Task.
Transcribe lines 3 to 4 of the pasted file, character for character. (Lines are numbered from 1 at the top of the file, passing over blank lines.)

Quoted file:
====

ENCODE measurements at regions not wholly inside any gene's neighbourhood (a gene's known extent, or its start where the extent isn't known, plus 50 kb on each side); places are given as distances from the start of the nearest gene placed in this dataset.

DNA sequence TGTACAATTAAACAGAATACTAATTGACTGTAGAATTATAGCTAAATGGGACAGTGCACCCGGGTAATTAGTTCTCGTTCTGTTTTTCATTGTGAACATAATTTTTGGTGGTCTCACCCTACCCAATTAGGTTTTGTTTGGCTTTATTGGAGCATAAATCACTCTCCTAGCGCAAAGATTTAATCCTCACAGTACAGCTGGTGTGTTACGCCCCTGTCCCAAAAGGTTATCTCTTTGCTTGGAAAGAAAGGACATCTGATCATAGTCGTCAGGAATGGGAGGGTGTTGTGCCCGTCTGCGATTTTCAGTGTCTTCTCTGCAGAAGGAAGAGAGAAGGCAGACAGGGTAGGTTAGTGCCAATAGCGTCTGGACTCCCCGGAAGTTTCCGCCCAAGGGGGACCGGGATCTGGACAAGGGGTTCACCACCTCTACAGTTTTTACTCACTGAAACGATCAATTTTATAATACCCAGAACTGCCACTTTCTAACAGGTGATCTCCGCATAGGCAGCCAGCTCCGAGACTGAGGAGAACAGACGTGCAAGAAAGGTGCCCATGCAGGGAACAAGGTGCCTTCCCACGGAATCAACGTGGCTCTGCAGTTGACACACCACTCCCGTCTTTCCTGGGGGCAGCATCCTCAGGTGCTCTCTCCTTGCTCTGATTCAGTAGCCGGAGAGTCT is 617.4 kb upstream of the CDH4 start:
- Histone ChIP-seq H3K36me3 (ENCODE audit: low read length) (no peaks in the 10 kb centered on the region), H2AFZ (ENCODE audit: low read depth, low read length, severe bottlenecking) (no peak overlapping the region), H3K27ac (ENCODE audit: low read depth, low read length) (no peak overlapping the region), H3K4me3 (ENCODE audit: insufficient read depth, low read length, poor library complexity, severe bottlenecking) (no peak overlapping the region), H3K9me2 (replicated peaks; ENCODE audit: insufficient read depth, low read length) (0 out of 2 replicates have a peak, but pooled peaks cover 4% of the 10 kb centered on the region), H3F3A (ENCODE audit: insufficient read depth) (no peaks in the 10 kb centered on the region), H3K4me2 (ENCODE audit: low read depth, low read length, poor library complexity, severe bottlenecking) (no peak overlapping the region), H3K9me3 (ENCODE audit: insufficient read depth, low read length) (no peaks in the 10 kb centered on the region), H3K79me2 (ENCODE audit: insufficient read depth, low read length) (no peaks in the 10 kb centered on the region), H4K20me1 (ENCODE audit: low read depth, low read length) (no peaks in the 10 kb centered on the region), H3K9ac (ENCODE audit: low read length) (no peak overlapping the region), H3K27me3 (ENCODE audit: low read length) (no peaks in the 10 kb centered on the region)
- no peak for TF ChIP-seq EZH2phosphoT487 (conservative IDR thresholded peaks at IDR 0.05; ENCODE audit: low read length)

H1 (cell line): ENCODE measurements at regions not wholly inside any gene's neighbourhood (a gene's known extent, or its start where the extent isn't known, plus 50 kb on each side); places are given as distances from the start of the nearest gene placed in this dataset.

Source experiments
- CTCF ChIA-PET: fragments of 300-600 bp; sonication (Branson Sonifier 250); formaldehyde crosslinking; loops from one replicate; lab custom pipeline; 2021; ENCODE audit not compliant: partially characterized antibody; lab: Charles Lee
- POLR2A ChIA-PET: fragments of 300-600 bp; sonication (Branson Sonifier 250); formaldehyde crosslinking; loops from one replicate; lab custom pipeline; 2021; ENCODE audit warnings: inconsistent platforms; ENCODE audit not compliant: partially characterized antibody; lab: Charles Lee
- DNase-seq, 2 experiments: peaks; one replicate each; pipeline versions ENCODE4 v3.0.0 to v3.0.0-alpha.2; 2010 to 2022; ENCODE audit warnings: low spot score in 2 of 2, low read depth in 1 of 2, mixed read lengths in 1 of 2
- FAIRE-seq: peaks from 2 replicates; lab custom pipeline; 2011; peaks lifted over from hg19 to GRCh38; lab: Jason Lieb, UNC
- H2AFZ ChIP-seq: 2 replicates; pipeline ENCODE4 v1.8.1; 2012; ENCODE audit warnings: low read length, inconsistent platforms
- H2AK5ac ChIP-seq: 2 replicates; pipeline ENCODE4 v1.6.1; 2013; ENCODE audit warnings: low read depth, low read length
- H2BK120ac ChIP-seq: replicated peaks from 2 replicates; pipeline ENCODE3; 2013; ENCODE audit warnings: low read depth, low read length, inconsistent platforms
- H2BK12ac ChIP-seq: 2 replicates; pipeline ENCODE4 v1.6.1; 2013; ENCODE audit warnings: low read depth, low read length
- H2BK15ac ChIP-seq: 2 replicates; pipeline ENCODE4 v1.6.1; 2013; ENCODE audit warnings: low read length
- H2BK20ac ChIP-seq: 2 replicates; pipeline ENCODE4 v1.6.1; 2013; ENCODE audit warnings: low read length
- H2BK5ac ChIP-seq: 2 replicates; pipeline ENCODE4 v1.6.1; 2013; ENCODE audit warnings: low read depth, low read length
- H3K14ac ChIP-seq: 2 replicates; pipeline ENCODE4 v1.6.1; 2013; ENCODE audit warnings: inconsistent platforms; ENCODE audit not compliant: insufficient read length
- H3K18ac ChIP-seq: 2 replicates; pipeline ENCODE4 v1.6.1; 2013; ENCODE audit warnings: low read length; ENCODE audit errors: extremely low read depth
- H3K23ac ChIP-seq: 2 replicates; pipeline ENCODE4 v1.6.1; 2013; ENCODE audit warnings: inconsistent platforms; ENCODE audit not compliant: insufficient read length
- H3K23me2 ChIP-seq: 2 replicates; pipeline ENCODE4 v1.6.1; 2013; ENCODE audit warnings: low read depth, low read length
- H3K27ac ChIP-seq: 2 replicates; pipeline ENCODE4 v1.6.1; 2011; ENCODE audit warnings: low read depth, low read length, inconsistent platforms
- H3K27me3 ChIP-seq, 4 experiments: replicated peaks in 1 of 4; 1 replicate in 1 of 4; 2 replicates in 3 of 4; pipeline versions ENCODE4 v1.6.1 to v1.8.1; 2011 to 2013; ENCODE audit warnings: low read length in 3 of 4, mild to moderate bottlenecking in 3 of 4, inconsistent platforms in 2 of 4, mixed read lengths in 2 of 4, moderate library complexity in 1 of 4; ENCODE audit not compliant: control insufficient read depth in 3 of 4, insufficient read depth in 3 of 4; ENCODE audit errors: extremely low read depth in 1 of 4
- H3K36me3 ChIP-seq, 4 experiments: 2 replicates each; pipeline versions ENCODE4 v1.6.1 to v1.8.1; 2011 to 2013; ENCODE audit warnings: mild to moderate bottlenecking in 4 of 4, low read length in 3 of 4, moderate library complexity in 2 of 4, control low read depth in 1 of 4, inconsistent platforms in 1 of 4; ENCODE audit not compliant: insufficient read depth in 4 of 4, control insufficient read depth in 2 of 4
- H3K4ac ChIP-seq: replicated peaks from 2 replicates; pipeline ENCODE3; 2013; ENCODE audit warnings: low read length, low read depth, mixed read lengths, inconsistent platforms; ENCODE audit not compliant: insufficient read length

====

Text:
- Histone ChIP-seq H3K36me3 (ENCODE audit: low read length) (no peaks in the 10 kb centered on the region), H2AFZ (ENCODE audit: low read depth, low read length, severe bottlenecking) (no peak overlapping the region), H3K27ac (ENCODE audit: low read depth, low read length) (no peak overlapping the region), H3K4me3 (ENCODE audit: insufficient read depth, low read length, poor library complexity, severe bottlenecking) (no peak overlapping the region), H3K9me2 (replicated peaks; ENCODE audit: insufficient read depth, low read length) (0 out of 2 replicates have a peak, but pooled peaks cover 4% of the 10 kb centered on the region), H3F3A (ENCODE audit: insufficient read depth) (no peaks in the 10 kb centered on the region), H3K4me2 (ENCODE audit: low read depth, low read length, poor library complexity, severe bottlenecking) (no peak overlapping the region), H3K9me3 (ENCODE audit: insufficient read depth, low read length) (no peaks in the 10 kb centered on the region), H3K79me2 (ENCODE audit: insufficient read depth, low read length) (no peaks in the 10 kb centered on the region), H4K20me1 (ENCODE audit: low read depth, low read length) (no peaks in the 10 kb centered on the region), H3K9ac (ENCODE audit: low read length) (no peak overlapping the region), H3K27me3 (ENCODE audit: low read length) (no peaks in the 10 kb centered on the region)
- no peak for TF ChIP-seq EZH2phosphoT487 (conservative IDR thresholded peaks at IDR 0.05; ENCODE audit: low read length)